Jordan Peele succeeds in giving us a smart, well-written thriller/horror filled with a great balance of tongue-in-cheek humour and a viscerally intense uneasiness. Without giving away spoilers, he captures the need for the incessant and historic commodification, exploitation  and abuse of African-American lives (literally and figuratively) with no consequence felt by those exploiters in this supposedly “post-racial” world.

See Get Out and discuss how it makes you feel with everyone you can. Perhaps a film created in a genre that is not usually accepted about a historically ostracized/demonized/shunned yet culturally mined people can open the doors to some sort of social justice, and maybe, just maybe, we’ll see the face of mainstream horror (and film at large) change.

Pixie Dust Project Gets a Reboot for the Web: An Update

Published May 1, 2015 by rmpixie

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It has been an interesting journey for Damon Colquhoun and his Pixie Dust project.

Not so long ago, I interviewed him as he started an indiegogo campaign to raise funds for a fantasy film about a young girl, her mentally ill mother and a family secret.  While he didn’t make his goal, he did get accepted for a grant fellowship from NBPC 360, a funding initiative by the National Black Programming Consortium media arts organization that is committed to “educating, enlightening, empowering and engaging the American public.”  The Harlem based non-profit strives to “support diverse voices by developing, producing and distributing innovative media about the Black experience and by investing in visionary content makers.”  Since 1979, they have provided content for outlets like PBS and PBS.org among others, and invaluable mentoring for up and coming Black filmmakers.

With this opportunity presented, Colquhoun rewrote Pixie Dust as a 10-part web series including sample footage, and his treatment was the only entry with a script.  The project was almost cut due to its fantasy based subject matter since the committee focuses mainly on non-fiction.  Fortunately some well-known producers, namely Ron Simons who was behind Blue Caprice as well as Deniese Davis who produced the Misadventures of Awkward Black Girl, fought to keep Pixie Dust in the running.  After passing the muster at “Pitch Black”, the final pitch session where a group of seasoned producers and executives make their final choices, and with the help of cinematographer Arthur Jafa and director Terence Nance as mentors, Colquhoun will get between 50 and 100K for his project.  He is well on his way to a promising breakthrough for programming as the industry becomes more accepting of interesting and unique content for a growing niche market.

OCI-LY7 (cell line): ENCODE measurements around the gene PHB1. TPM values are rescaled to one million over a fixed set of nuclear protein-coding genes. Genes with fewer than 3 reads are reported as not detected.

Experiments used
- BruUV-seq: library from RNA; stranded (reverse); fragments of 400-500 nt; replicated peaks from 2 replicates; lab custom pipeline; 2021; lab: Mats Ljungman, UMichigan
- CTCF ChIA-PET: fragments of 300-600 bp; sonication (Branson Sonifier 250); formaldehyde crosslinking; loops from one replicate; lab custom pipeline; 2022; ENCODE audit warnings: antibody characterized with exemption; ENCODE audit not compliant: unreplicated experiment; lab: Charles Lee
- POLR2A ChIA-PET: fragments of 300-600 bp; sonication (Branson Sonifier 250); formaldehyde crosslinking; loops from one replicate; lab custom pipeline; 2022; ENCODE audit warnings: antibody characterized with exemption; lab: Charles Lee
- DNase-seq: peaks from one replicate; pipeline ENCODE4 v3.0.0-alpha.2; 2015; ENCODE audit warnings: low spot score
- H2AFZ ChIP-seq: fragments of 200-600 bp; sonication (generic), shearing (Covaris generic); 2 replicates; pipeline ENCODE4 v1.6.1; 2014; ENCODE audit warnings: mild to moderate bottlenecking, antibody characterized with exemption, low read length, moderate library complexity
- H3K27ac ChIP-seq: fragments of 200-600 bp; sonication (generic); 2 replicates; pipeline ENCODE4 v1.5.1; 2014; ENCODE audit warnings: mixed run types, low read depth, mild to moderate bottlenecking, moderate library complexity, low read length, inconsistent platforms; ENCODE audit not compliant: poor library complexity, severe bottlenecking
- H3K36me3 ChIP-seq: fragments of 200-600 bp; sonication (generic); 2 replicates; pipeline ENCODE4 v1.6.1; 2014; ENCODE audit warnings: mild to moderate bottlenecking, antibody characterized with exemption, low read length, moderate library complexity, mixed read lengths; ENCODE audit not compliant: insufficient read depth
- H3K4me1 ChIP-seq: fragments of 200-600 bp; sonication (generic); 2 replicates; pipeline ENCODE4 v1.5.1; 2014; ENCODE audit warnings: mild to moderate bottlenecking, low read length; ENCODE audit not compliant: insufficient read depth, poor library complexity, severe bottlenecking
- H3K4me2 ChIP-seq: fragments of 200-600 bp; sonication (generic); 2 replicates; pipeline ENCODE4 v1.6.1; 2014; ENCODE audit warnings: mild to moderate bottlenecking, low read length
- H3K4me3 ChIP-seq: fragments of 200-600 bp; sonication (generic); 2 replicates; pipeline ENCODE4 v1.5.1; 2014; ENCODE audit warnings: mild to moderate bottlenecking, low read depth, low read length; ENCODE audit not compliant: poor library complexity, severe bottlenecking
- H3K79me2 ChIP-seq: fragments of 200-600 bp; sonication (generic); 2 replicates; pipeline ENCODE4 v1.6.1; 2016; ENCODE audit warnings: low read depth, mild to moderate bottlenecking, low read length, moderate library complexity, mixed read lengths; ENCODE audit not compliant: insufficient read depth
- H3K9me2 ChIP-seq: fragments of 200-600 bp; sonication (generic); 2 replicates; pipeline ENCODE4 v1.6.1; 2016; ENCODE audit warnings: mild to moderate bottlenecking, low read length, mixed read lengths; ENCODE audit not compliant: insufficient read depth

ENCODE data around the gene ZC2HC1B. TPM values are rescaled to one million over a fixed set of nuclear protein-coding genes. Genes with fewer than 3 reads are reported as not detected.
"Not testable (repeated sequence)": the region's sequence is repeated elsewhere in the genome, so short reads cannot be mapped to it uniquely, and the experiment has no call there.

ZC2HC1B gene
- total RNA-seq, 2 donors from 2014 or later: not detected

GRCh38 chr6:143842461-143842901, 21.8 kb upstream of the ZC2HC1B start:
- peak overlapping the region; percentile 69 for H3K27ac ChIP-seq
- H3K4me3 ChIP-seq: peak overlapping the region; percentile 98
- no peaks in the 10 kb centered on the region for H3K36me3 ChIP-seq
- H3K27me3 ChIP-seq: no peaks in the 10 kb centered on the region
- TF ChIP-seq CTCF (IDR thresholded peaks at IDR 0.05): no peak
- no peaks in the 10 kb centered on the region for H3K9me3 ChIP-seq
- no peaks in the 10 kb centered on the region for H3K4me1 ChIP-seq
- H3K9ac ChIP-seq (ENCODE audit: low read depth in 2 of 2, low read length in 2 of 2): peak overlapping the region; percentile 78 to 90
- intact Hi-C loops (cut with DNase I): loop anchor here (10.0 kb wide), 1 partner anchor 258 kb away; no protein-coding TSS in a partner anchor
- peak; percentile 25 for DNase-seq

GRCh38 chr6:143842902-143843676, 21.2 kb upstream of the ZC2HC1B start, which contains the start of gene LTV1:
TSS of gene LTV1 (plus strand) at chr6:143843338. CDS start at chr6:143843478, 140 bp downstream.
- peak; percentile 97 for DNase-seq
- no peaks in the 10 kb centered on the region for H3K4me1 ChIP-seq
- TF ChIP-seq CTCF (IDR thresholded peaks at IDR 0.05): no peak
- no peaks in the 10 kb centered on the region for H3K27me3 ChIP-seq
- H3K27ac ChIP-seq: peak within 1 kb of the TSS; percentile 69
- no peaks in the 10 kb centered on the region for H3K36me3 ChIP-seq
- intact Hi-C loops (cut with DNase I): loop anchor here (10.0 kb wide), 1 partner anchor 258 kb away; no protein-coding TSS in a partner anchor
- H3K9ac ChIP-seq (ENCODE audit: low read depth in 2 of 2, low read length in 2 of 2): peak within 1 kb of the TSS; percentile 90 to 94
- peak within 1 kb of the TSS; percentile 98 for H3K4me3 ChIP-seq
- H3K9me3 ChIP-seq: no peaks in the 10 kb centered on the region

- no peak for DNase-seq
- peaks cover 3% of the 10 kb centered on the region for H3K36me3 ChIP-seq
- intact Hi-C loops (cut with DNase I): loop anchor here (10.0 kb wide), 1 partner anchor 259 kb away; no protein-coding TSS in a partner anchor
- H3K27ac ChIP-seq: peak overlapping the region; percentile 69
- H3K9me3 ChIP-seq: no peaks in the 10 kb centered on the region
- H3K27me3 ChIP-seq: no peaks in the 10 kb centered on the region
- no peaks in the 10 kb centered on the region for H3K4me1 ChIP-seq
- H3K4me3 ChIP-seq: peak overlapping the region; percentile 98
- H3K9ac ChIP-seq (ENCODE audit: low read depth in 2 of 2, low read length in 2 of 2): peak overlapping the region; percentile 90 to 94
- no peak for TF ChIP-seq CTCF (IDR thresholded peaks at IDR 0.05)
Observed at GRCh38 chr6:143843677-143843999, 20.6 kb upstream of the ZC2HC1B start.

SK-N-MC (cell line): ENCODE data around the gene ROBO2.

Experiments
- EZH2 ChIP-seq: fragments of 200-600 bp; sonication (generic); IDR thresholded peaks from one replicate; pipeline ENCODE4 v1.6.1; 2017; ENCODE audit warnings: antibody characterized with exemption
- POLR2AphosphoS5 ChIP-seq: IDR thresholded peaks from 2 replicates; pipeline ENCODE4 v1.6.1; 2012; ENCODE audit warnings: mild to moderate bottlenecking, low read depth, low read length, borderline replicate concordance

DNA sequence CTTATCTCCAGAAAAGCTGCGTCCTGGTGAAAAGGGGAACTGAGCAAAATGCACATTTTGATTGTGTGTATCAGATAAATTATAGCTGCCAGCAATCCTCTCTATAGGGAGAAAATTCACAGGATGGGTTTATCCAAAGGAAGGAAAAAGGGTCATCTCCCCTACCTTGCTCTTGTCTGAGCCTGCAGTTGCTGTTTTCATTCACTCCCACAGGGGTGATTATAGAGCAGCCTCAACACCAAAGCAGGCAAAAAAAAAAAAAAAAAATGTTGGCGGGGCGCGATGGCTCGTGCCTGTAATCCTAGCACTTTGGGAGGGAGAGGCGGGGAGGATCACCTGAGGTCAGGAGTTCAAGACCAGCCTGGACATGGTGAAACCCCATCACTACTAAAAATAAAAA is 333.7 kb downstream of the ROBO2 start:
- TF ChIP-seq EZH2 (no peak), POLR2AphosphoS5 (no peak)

Damon Colquhoun pitching his ideas to top industry execs.

Damon Colquhoun pitching Pixie Dust to public television industry execs on April 23rd, 2015. Photo by Lindsey Seide (NBPC)

I am excited that a great organization has recognized the need for science fiction/fantasy in their roster, as many Black and other visible minority viewers crave content including people of colour in a genre that has been lacking in visible minority representation.  Congratulations to Damon as he embarks on his new route with Pixie Dust and I’m really looking forward to seeing the final series.  Stay tuned for more info!

Pixie Dust interview with writer/director Damon Colquhoun

Check out the NBPC site for more information on the organization and one of their series based on stories from the African Diaspora called AfroPop.tv.